Malnourishment in the final trimester results in much reduced levels of intelligence.

A child’s brain is most malleable to external influence during the last three months of pregnancy. Maternal well-being in the third trimester influences the way the neurons begin to work together in the fetus more profoundly than at any other stage in life. The mother who becomes over-stressed, for whatever reason, risks developing a chain reaction of micro-chemical imbalances which could inhibit a child’s neural development in ways that, subsequently, require months of expensive schooling to compensate.

Babies do hear in the womb. Even ten minutes after birth, a child, whose father has consciously been talking in proximity to the mother’s stomach, can distinguish its father’s voice from that of another male voice. Be careful though…playing Mozart is one thing, but computers that claim to start an unborn baby “to think maths” are as yet an untested and potentially frightening phenomenon!

Those of you with teenage children. Don’t be upset if they engage in apparent random acts of kissing! It now appears that, at a subconscious micro-chemical level, kissing is a biological way of assessing from the saliva of a possible partner their suitability for child rearing. And husbands who argue furiously with their wives when they are lost in some unfamiliar town…well, yes, you do each have different ways of forming spatial-understanding and different attitudes towards collaboration. By recognizing the sexes complementality, our ancestors developed survival strategies hundreds of thousands of years ago. Your husband is not really dumb – he’s a man!

Key Issue 1.a

“We have unequivocal evidence that breast-fed children are physically stronger than non-breast-fed children, that they have greater verbal, quantitative, and memory abilities as pre-schoolers and significantly higher I.Q. scores during their school years. This is due not simply to healthy substances in the milk, as many people assume, but also to the early mother-child relationship that breast-feeding implies.”

— Karl Zinsmeister
The American Enterprise
May/June 1998

Think again about child rearing practices. The argument about breast-feeding producing a greater range of essential nutrients is well known. What may be far more significant however is the baby’s emotional need for long periods of mother-baby contact in triggering early brain growth. Not for nothing do the young baby’s eyes first come to focus at 13 inches – the normal distance between a baby at the breast and the mother’s own eyes. Remember this – emotional well-being may well be more important in developing general intelligence than early intellectual precocity.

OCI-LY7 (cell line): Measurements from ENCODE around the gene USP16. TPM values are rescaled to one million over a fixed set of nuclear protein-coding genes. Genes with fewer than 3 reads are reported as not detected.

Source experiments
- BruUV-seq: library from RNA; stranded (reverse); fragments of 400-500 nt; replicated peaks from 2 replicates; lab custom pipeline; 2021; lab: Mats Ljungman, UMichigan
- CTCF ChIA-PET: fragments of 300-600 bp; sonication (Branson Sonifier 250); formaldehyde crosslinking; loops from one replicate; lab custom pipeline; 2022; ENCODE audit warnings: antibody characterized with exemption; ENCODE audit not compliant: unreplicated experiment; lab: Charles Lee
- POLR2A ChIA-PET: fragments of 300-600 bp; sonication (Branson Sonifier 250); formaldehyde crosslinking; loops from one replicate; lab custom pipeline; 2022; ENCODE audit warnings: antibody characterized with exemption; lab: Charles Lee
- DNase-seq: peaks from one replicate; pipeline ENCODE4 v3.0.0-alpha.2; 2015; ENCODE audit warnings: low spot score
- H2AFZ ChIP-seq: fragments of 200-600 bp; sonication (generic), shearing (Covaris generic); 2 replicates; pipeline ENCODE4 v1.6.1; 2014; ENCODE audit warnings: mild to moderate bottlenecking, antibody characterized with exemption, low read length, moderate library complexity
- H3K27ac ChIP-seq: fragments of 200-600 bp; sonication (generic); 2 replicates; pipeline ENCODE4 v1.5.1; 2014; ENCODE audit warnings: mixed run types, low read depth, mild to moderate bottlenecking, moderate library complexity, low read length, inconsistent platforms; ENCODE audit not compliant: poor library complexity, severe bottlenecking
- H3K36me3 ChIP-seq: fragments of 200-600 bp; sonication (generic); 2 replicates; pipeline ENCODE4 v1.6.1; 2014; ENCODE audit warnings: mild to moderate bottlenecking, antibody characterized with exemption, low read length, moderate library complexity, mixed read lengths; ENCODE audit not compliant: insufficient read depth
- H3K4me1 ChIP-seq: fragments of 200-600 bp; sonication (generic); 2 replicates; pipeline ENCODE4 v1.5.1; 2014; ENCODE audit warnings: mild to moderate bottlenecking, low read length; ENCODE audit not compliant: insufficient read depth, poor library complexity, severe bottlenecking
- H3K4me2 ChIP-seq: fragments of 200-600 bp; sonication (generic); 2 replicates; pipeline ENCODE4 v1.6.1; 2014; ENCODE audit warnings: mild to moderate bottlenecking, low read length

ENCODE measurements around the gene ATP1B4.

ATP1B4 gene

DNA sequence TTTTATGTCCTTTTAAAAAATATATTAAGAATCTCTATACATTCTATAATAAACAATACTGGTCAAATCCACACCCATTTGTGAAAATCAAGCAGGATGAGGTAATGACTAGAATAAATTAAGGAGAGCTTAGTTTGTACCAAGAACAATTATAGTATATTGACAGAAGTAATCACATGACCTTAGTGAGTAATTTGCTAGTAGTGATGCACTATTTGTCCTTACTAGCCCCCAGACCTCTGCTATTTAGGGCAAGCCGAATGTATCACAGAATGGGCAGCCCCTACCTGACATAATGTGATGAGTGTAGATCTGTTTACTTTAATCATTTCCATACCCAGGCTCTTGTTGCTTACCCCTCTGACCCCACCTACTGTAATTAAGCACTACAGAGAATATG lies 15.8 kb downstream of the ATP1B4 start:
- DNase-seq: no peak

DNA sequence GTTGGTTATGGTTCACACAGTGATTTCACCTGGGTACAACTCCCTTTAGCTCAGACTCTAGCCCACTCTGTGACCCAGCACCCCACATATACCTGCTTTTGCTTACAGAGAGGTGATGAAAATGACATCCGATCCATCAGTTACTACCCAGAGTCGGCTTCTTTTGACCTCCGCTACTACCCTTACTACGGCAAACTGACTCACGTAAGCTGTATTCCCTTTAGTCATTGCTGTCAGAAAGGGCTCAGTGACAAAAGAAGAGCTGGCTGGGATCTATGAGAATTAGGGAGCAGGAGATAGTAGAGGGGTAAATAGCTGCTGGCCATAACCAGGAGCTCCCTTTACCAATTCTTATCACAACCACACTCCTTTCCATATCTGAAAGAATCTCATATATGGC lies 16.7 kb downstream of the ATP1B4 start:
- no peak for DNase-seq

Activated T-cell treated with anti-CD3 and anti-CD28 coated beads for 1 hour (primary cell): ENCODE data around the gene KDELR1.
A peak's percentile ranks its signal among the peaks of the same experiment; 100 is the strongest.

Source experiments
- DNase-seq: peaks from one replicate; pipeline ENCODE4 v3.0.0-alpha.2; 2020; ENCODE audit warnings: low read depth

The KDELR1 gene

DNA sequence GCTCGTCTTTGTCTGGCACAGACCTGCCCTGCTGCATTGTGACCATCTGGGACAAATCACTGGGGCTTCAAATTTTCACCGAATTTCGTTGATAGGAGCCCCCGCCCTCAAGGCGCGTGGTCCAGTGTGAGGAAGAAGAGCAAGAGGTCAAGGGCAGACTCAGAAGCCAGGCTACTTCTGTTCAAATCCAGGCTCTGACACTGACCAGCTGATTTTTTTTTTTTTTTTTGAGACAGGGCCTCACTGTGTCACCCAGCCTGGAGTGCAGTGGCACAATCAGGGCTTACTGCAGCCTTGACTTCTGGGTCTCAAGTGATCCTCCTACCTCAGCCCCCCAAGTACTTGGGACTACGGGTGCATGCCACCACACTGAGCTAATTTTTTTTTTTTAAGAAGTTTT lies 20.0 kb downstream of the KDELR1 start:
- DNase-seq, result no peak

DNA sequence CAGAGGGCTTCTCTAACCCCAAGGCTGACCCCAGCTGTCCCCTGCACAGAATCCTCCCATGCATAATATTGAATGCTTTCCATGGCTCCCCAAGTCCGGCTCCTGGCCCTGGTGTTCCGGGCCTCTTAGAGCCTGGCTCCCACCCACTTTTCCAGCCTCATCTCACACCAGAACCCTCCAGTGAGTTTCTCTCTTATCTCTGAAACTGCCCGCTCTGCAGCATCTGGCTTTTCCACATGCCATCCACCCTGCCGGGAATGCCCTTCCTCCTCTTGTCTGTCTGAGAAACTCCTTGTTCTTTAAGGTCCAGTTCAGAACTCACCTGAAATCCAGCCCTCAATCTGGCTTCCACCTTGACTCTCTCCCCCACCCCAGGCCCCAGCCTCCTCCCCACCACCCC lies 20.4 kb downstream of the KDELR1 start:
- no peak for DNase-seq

“Children master most of the complexities of grammar with practically no explicit instruction from their parents, although extensive parent-child verbal interactions obviously provide an important environment for the effective development of a language.”

— Dr. Patricia Kuhl
White House Conference on Early Childhood Development and Learning, 1997

“Thus, learning becomes a delicate but powerful dialogue between genetics and the environment: the experience of our species from eons past interacts with the experiences we have during our lifetime.”

— Professor Robert Sylwester
A Celebration of Neurons, June 1995

It is in language development that we see the clearest operation of Predispositions. Children don’t form language skills accidentally. Every human baby is born with the ability to form basic grammar and word sequencing, and to make about a hundred structured sounds which can, in various combinations, be used to create every letter in each of the extant 6,000 languages on the Earth’s surface.

A child born in Sunderland this morning, taken to South Africa this afternoon and brought up by surrogate Swahili-speaking parents, would speak perfect Swahili by the age of five. Reverse the experiment and the same thing would happen. In both languages a child is subconsciously drawing upon some 60 of those structured phonemes. The brain is very economic however. Those phonemes not needed are “pruned” as early as the age of four, and this pruning is completed by the age of six or seven. That’s why the Japanese find it so difficult to speak English.

Learning is an extremely delicate balance between genetics and the environment. We have to understand both better if we are to develop a science of learning, an appreciation of what Henry Plotkin calls “evolution in mind.”

Key Issue 1.B

We are now finding the molecular answers to things that happen in the brain that we could only grope with from psychology, psychiatry and sociology. By failing to provide young children with supportive and nurturing environments in which they can develop their predispositions toward social, collaborative and team-building skills, young children’s brains react with astounding speed and efficiency to the violent world they experience around them by rewiring trillions of brain cells that literally create the chemical pathways for aggression. Aggression, rather than conciliation, becomes the action of first response.

— Largely based on Ronald Kotulak
Inside the Brain, 1996

Social skills (Empathy) the ability to read other people’s moods and respond accordingly, exist as powerful latent predispositions. But predispositions are, strictly, latent. If the environment is not conducive to their development in any one generation, that brain simply reshapes itself to those skills which are “helpful to survival.” This is not simply a moral issue. It has a biochemical-base which, once reversed, is far more difficult to “switch back.” We need to be worried.